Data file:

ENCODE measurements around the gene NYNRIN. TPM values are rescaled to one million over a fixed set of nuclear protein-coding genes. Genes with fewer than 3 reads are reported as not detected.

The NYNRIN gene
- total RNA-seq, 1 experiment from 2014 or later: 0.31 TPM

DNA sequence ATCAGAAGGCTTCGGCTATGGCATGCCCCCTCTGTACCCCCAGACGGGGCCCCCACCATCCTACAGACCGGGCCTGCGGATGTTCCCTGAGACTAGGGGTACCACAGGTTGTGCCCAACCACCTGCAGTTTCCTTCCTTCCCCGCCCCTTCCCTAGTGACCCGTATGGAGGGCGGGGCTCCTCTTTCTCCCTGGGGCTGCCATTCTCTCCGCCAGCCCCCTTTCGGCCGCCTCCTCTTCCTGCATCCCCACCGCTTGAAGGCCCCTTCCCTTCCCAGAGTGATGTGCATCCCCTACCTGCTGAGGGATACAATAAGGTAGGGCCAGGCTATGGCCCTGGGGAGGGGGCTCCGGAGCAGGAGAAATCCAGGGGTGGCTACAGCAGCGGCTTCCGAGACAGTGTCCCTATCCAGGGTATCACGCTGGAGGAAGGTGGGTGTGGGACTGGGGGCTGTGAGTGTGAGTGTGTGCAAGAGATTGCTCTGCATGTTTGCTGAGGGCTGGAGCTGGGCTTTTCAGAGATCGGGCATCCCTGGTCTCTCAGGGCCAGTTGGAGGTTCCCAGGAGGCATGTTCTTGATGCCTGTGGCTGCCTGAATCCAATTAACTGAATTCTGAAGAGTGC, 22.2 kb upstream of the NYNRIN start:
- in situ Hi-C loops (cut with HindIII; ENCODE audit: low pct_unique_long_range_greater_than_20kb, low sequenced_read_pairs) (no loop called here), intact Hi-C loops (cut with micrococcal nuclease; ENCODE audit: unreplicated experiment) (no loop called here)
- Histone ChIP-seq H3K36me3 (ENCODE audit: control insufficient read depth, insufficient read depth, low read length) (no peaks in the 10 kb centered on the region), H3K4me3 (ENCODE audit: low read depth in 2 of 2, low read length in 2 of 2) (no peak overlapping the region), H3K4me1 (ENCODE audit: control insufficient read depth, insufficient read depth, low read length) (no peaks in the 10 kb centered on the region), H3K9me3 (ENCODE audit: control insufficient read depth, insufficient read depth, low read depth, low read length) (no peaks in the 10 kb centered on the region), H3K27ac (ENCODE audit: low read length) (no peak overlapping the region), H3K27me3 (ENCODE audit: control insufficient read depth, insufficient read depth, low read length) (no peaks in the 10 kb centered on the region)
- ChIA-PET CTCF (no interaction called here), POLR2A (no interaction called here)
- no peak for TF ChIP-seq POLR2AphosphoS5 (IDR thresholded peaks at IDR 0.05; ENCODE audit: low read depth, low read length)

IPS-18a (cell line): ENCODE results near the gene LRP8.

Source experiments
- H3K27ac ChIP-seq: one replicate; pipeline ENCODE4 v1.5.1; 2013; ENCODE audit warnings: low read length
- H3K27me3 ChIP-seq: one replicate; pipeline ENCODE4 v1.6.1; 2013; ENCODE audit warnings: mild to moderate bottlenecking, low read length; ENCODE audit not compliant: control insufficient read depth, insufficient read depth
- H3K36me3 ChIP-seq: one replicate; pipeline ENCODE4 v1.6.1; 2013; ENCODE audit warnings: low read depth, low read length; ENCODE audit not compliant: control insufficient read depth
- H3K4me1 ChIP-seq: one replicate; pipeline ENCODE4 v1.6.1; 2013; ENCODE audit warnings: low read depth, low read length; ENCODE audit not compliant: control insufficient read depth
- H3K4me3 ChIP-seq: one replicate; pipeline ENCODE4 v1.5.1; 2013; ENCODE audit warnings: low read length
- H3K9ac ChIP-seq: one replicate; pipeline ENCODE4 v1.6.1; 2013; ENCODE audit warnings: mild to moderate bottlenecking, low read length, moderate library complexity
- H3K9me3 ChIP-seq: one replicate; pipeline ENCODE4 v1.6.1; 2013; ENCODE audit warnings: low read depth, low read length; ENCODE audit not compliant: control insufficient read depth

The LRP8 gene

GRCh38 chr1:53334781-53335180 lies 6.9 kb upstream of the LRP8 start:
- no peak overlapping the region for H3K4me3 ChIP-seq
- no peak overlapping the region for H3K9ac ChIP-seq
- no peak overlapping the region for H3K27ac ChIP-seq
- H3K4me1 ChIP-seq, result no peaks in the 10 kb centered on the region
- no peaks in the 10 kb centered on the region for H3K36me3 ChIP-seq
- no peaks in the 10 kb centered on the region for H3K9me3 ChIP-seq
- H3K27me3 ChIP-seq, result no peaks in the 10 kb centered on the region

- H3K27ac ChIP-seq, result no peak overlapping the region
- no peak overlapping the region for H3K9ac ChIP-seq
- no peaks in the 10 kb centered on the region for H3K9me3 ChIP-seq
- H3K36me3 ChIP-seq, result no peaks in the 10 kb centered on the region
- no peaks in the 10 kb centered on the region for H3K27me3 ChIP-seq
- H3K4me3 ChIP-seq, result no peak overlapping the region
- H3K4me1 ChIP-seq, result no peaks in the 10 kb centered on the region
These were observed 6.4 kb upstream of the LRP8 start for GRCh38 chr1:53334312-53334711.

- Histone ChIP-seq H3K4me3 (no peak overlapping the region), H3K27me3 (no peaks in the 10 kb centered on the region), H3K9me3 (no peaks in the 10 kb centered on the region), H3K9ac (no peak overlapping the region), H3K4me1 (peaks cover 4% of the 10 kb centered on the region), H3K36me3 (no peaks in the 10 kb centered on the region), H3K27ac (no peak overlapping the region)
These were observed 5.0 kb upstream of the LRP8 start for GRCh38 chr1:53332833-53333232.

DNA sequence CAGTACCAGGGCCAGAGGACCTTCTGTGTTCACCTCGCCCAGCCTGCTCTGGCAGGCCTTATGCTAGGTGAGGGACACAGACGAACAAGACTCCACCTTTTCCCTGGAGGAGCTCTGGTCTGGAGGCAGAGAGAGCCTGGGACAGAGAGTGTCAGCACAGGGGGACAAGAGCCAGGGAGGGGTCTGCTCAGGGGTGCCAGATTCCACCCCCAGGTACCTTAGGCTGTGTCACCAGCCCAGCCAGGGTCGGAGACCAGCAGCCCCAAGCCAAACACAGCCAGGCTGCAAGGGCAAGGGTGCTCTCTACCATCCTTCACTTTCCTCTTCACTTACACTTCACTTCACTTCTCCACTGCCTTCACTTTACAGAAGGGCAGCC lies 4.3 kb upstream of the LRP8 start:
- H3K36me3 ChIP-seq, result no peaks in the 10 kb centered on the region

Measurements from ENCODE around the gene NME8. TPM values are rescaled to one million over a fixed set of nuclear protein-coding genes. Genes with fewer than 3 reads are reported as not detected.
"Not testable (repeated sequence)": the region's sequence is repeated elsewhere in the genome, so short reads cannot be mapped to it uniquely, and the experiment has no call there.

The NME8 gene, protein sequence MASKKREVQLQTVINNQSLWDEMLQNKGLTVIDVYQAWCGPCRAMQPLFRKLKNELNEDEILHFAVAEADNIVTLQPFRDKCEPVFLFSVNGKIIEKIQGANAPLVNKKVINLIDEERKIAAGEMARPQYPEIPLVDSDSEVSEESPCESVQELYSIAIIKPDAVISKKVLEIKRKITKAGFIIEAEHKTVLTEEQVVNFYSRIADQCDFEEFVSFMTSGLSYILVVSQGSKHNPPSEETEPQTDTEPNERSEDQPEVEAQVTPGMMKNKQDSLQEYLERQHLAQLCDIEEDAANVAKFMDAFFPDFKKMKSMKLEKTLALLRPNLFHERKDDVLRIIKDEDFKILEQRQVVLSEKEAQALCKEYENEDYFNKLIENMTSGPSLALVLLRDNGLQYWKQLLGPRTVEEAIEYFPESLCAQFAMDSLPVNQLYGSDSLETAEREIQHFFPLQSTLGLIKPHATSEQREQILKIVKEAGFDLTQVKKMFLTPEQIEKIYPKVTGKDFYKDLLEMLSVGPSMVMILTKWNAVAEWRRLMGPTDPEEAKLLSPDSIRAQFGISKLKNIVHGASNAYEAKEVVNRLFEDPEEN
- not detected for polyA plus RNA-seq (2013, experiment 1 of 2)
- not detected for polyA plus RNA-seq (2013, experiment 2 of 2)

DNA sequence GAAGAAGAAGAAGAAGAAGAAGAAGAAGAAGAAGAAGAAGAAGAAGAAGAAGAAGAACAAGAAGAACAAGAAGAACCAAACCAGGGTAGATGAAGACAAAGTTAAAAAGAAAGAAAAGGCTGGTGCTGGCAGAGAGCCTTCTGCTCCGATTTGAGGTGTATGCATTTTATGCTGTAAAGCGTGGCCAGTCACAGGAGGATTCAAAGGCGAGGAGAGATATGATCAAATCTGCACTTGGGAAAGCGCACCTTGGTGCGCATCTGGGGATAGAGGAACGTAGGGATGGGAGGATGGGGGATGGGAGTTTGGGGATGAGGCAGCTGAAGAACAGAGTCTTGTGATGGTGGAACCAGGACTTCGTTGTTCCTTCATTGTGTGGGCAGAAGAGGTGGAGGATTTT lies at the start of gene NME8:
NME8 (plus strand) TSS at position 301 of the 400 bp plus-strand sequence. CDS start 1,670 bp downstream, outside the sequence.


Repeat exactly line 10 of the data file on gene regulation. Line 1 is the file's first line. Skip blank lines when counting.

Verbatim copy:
Source experiments